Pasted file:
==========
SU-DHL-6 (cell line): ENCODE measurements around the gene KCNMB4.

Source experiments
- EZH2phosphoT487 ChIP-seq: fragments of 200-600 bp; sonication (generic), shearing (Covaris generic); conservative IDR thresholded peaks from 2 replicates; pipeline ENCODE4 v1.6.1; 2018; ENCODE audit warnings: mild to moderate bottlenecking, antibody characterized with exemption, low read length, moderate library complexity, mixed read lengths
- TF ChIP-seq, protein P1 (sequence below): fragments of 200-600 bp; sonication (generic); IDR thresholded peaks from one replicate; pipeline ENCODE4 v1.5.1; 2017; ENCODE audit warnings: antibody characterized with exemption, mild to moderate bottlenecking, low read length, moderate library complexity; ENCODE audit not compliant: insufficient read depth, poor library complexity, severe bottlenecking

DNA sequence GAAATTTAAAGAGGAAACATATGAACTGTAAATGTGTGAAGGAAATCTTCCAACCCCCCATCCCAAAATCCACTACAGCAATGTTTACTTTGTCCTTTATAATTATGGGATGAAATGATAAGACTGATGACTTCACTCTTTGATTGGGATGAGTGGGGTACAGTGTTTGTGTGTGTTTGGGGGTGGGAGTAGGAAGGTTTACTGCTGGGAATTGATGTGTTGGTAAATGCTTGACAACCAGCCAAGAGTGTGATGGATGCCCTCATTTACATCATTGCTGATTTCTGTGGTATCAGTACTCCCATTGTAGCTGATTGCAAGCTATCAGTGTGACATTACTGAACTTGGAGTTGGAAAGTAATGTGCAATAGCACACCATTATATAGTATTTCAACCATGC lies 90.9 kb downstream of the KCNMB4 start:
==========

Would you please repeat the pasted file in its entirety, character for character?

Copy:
SU-DHL-6 (cell line): ENCODE measurements around the gene KCNMB4.

Source experiments
- EZH2phosphoT487 ChIP-seq: fragments of 200-600 bp; sonication (generic), shearing (Covaris generic); conservative IDR thresholded peaks from 2 replicates; pipeline ENCODE4 v1.6.1; 2018; ENCODE audit warnings: mild to moderate bottlenecking, antibody characterized with exemption, low read length, moderate library complexity, mixed read lengths
- TF ChIP-seq, protein P1 (sequence below): fragments of 200-600 bp; sonication (generic); IDR thresholded peaks from one replicate; pipeline ENCODE4 v1.5.1; 2017; ENCODE audit warnings: antibody characterized with exemption, mild to moderate bottlenecking, low read length, moderate library complexity; ENCODE audit not compliant: insufficient read depth, poor library complexity, severe bottlenecking

DNA sequence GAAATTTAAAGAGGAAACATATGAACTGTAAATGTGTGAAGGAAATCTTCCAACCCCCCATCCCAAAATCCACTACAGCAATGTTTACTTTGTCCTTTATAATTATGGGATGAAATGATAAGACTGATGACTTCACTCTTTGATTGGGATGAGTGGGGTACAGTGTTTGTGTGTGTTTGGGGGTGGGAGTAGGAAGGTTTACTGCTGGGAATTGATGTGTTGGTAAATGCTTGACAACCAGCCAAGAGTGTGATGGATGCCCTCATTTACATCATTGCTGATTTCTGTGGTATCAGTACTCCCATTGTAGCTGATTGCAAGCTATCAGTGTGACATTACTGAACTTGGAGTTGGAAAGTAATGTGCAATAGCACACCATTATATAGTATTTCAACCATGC lies 90.9 kb downstream of the KCNMB4 start: